Sunday, August 30, 2015

The Atlanta child murders (Added note: A mystery man identified!)

Today's post will head into some rather fringe-y territory. If that kind of exploration bugs you, stop reading now. (As regular readers know, this blog's weekend offerings occasionally veer away from "hard" news and politics.)

I have been re-reading a book called Programmed to Kill, in which author Dave McGowan offers a bizarre revisionist history of the serial murder phenomenon. Frankly, McGowan is bit of a crackpot, even by my generous standards. But he has his virtues. Unlike most crackpots, he writes well, and he offers some truly fresh material and insights. Unfortunately, a certain predictability sets in toward the end: The automatic gainsaying of consensus belief eventually becomes as tiresome as consensus belief itself.

Nevertheless, McGowan's section on the Atlanta Child Murders of 1979-1981 had me hooked. All readers of a certain age will recall how the killings of some 29 African American children and young adult males caused a national uproar. The killings were ultimately ascribed to a young, locally well-known black musical entrepreneur named Wayne Williams. He was tried only for the murders of two adults; the legal system offered no closure in the cases involving children. Williams maintains his innocence to this day.

In 1985, a three-part TV movie -- starring James Earl Jones, Morgan Freeman, Martin Sheen and Jason Robards -- dramatized the case; it's available on YouTube starting here. I saw this docu-drama when it was first broadcast; it holds up quite well, thanks in large measure to the excellent acting. Although clunky exposition mars the first segment, the script offers a gripping argument that Williams was railroaded.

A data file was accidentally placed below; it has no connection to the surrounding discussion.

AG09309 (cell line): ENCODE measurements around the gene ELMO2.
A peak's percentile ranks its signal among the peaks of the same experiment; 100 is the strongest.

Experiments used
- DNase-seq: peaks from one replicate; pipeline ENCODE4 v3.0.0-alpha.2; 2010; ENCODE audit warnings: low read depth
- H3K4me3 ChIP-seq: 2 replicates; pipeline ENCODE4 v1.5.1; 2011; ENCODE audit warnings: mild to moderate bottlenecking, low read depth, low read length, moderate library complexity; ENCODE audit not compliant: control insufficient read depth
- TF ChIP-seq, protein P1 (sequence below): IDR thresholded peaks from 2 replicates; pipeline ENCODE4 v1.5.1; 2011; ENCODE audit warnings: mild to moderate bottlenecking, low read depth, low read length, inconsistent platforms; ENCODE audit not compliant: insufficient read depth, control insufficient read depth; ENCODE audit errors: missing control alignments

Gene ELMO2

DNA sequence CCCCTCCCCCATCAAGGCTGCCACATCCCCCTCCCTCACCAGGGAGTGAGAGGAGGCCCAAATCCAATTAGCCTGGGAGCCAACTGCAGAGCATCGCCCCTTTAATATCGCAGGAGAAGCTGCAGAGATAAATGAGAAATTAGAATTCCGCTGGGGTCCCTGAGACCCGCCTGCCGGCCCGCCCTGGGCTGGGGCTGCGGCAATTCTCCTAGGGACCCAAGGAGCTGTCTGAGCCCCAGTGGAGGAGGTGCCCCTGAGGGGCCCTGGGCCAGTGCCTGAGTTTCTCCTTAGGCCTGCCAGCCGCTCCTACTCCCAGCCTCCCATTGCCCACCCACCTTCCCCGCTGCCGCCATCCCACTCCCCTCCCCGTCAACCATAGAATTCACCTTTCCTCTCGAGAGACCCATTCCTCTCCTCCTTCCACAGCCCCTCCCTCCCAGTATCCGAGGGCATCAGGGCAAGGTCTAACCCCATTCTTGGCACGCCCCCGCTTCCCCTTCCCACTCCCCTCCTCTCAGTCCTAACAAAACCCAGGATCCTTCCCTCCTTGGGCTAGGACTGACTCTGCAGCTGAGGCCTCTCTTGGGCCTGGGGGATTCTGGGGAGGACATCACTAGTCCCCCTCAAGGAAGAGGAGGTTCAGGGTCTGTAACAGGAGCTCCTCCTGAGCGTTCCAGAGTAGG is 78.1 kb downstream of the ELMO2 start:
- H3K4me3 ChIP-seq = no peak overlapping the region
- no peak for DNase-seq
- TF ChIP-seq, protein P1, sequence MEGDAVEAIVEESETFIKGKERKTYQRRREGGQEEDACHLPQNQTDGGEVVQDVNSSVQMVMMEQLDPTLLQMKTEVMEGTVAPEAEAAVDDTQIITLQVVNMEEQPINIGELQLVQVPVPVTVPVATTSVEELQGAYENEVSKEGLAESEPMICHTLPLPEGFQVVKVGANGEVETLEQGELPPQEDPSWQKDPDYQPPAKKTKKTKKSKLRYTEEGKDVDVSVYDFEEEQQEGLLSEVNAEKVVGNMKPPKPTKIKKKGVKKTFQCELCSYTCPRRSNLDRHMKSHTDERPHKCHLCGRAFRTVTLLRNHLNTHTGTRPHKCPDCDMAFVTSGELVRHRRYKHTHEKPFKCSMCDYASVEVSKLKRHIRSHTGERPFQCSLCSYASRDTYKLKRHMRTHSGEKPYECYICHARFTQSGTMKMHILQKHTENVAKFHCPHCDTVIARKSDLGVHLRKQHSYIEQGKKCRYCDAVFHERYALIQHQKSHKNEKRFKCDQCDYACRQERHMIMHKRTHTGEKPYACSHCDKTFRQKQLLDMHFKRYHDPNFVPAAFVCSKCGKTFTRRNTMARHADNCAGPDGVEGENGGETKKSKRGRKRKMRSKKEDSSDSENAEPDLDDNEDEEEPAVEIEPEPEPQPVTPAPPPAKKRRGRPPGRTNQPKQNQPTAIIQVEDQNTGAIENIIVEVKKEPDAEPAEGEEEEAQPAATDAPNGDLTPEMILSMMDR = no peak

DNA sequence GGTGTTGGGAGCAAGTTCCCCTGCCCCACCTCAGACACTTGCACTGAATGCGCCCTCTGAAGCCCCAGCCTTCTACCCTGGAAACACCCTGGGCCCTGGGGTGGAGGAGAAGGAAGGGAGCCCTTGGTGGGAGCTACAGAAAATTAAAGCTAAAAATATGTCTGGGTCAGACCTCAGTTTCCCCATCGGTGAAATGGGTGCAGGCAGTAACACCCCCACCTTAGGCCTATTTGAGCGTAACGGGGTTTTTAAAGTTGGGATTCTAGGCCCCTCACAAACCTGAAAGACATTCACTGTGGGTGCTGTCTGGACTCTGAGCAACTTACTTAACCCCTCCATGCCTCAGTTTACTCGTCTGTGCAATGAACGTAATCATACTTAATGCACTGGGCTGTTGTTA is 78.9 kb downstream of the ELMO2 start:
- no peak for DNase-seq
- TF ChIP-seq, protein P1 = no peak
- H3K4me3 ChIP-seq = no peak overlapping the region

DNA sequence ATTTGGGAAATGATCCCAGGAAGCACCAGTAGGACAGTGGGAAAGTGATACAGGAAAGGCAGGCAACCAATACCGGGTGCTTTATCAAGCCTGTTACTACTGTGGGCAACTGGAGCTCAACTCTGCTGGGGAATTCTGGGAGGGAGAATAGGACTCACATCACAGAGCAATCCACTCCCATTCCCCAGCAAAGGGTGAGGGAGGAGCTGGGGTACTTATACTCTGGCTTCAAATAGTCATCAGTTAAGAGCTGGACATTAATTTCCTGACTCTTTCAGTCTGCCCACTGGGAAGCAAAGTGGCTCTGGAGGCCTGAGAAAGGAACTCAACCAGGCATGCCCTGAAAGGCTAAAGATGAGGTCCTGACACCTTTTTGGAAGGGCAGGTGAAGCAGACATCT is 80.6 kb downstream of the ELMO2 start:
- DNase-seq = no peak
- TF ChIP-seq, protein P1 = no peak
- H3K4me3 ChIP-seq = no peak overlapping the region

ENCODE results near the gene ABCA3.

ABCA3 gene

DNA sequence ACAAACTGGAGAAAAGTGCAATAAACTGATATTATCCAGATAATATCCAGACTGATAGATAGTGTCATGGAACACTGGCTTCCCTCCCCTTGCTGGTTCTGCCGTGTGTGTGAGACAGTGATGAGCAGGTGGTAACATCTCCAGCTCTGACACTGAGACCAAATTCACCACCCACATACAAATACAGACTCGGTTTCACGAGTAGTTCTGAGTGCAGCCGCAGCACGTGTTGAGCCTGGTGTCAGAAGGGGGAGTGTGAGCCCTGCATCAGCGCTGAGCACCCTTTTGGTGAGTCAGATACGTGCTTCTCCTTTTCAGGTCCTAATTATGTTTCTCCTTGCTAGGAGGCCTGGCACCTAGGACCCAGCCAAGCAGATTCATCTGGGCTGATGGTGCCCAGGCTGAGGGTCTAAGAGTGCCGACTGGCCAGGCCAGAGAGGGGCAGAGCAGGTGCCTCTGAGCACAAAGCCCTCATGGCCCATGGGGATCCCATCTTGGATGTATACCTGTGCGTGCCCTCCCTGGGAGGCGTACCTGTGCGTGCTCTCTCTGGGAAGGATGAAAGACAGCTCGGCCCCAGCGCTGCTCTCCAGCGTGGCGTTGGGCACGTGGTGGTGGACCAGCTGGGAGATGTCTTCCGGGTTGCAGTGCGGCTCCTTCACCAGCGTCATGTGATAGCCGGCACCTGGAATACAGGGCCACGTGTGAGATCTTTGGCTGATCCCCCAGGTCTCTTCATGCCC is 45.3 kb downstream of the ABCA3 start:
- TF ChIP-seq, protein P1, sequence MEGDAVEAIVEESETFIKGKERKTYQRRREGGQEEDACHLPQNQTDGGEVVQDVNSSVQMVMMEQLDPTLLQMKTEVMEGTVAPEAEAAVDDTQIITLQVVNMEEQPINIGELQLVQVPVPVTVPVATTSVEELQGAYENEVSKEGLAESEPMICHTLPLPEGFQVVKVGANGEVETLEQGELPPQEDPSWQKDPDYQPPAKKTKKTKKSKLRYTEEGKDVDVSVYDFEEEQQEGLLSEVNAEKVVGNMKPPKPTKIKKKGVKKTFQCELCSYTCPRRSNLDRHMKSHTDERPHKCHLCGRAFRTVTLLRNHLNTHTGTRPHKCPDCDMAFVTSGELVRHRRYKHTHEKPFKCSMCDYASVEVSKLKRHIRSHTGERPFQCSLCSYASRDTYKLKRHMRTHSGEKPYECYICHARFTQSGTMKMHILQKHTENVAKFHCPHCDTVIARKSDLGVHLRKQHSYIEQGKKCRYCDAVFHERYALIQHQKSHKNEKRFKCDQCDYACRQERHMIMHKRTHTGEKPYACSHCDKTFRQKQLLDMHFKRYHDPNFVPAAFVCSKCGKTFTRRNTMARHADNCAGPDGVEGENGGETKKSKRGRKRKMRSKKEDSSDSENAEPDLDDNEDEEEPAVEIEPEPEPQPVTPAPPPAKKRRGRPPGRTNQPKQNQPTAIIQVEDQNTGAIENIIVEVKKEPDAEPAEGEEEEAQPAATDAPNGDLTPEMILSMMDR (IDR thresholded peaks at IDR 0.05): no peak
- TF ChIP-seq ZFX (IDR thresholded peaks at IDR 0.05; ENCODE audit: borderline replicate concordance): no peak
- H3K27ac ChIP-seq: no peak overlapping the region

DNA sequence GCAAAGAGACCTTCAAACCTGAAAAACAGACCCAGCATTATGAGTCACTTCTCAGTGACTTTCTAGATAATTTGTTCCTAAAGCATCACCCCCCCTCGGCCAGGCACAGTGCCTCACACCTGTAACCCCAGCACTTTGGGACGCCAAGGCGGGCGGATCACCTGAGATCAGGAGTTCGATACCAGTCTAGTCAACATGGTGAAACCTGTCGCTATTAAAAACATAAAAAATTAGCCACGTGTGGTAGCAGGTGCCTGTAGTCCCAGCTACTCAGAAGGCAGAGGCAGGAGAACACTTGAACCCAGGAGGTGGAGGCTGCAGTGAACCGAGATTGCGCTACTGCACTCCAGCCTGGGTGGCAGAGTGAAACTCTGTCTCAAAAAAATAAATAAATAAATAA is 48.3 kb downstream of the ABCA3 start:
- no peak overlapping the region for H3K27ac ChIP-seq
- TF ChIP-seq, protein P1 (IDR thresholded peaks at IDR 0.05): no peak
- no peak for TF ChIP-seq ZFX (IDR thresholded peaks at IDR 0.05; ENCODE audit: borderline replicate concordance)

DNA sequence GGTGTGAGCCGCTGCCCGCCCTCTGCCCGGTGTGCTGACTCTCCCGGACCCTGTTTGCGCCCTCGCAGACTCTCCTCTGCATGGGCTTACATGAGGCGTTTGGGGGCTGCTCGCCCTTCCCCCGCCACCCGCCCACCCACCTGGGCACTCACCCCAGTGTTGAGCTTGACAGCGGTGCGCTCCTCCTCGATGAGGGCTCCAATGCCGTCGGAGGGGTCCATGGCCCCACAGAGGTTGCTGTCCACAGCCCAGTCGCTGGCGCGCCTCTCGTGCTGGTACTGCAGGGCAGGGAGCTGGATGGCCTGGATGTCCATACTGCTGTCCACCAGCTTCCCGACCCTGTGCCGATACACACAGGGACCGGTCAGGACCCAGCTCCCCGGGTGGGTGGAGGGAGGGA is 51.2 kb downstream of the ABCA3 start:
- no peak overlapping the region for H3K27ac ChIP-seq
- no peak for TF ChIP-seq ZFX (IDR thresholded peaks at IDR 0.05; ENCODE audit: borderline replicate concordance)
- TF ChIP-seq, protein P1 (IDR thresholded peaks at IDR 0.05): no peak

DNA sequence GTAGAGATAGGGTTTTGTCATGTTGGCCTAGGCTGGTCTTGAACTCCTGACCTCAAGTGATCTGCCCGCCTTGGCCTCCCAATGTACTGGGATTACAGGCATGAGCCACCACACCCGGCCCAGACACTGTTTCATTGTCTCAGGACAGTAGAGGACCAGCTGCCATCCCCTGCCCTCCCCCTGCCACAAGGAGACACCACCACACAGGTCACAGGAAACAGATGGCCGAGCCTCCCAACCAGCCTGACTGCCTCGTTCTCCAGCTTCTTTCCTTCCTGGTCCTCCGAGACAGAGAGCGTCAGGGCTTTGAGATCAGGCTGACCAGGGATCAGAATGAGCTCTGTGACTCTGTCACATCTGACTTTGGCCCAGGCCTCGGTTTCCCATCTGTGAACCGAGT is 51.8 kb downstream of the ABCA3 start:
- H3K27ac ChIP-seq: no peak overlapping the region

Gripping, yes -- but not wholly persuasive. I'm not at all convinced of this man's innocence. It's easy to see how a young musical promoter -- someone known to be looking for the next Michael Jackson -- might well have gained the trust of young black kids. No other suspect in the case had that ability to entice the young.

Before the cops identified Williams, many black people believed that the Klan committed the murders. There was an obvious objection to this theory: How could any white person prowl the black neighborhoods of Atlanta unnoticed, especially during a time of great tension and fear? Children were repeatedly warned to avoid all strangers. How could a Klansman lure young blacks boys into a vehicle?

It is nevertheless the case that an informant named Billy Joe Whittaker told authorities that a local Klansman named Charlie Sanders had confessed to the murders. A wiretap recorded Sanders announcing his intention to "ride around a little bit" to find another kid. Infuriatingly, this recording was later destroyed by the Georgia Bureau of Intelligence.

This site offers a look at Sanders and a number other intriguing suspects.

I don't have the space here to go into all of the details of this complex case. In short and in sum: Even though I lean toward the view that Wayne Williams belongs in jail, I do not think that all -- or even most -- of the important questions have received answers.

In 2010, CNN broadcast a documentary which I should have discussed in this column years ago. Here it is. The documentary, hosted by Soledad O'Brien, addresses some of the controversies surrounding this case; other issues (such as the Sanders angle) are ignored. The presentation concludes with a bombshell interview (excerpted here) with Wayne Williams, in which he is confronted with a little-known 1992 document called "Finding Myself."

In this autobiographical text, Williams claims that -- when he was all of 19 -- he received CIA training for possible missions in Africa. This assertion is not so outlandish as many people may believe. At the time, there were several hotspots on the continent, and the Agency did not have nearly as many black field agents as it needed. And Williams was nothing if not ambitious.

Nevertheless, a number of internet commenters have scoffed at the idea. Skeptics presume that Williams is a blowhard hoping to draw attention to himself. None of the scoffers have asked the obvious questions: How did CNN acquire this document? When was it written, and under what circumstances?

Why isn't "Finding Myself" online? I have yet to find a copy. (If you know where to look, please pass along the URL!)